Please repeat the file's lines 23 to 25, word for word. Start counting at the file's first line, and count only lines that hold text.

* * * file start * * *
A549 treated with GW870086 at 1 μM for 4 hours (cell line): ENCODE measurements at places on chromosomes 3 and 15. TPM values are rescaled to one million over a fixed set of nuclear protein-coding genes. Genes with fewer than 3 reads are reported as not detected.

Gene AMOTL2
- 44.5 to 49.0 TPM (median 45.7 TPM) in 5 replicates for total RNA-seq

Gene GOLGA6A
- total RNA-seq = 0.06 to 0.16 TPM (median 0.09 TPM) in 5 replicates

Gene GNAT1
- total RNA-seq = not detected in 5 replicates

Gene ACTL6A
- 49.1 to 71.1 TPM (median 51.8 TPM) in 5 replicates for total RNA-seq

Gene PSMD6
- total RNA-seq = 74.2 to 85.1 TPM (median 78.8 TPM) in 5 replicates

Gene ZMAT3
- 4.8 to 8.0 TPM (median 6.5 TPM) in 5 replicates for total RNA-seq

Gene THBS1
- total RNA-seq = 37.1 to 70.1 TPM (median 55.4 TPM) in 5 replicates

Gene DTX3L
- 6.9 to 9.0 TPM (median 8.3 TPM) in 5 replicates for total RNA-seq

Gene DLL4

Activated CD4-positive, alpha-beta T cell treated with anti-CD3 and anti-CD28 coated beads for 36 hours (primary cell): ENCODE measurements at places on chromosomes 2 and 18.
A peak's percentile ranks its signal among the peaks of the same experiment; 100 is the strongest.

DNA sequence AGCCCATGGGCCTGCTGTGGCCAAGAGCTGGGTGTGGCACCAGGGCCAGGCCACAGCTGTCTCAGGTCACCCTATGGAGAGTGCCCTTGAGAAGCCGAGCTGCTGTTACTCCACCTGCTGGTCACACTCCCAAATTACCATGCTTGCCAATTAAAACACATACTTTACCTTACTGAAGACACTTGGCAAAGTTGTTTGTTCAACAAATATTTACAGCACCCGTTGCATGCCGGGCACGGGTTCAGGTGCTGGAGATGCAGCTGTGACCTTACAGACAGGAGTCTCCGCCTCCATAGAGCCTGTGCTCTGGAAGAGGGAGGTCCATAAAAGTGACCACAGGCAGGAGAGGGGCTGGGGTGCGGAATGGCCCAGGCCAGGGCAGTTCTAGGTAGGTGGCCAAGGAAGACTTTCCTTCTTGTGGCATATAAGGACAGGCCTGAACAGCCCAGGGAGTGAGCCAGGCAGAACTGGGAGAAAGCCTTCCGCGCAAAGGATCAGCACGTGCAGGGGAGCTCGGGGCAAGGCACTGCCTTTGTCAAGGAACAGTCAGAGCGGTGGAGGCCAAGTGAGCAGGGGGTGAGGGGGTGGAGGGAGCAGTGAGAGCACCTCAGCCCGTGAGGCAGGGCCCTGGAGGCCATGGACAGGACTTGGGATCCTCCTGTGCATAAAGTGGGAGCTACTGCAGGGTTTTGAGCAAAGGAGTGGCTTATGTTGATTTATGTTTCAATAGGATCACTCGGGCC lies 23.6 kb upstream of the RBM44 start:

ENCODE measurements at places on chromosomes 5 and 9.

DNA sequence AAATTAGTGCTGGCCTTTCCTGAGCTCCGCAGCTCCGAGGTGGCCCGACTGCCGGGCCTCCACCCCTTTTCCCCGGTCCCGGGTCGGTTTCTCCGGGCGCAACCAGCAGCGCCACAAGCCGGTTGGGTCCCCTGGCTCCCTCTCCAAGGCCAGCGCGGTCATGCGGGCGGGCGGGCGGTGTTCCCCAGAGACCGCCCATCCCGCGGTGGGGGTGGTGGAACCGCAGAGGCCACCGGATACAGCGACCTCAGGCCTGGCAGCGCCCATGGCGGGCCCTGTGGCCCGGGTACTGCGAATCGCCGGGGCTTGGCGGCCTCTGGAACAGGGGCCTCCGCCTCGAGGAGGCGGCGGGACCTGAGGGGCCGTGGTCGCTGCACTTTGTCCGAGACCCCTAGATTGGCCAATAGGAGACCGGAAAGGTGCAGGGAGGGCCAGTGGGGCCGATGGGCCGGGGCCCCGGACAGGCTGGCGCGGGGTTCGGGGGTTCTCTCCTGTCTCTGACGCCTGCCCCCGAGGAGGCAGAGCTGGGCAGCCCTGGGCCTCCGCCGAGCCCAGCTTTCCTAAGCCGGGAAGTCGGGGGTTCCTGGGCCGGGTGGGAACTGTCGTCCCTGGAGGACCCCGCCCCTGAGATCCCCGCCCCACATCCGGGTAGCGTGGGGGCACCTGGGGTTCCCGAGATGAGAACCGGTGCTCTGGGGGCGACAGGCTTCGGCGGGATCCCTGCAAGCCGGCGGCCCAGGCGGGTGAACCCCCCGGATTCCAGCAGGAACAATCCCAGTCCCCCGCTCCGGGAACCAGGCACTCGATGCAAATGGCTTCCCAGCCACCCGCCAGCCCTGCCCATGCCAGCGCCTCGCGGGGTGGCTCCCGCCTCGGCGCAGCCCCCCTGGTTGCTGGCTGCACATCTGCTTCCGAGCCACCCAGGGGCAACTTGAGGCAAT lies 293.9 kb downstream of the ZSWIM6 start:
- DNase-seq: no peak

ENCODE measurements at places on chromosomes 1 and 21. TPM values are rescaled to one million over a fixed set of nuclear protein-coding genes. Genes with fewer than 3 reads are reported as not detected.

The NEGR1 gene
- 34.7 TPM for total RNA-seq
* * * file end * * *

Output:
DNA sequence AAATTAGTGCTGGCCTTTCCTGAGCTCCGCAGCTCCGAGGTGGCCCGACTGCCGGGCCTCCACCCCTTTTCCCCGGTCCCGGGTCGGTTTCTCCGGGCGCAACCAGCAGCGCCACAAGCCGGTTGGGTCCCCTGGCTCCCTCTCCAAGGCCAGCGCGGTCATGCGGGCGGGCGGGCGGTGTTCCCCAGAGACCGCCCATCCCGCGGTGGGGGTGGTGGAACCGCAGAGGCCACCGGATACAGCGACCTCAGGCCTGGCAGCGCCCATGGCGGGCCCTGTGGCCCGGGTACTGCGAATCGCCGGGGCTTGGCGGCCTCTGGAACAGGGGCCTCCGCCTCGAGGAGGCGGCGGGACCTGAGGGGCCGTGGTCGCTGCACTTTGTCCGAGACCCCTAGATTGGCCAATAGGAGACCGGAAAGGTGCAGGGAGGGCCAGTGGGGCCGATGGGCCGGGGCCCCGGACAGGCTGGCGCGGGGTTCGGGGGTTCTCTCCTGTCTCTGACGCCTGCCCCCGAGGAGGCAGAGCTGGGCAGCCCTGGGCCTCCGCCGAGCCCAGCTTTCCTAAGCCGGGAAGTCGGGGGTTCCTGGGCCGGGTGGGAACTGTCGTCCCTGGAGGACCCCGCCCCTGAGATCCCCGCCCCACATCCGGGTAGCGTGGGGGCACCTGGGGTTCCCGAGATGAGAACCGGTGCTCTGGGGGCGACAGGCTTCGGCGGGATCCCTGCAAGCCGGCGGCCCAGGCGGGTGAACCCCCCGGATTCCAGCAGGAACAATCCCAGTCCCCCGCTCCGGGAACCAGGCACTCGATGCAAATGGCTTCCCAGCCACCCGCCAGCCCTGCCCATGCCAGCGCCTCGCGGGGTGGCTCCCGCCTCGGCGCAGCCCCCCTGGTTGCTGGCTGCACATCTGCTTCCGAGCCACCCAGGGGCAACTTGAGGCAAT lies 293.9 kb downstream of the ZSWIM6 start:
- DNase-seq: no peak

ENCODE measurements at places on chromosomes 1 and 21. TPM values are rescaled to one million over a fixed set of nuclear protein-coding genes. Genes with fewer than 3 reads are reported as not detected.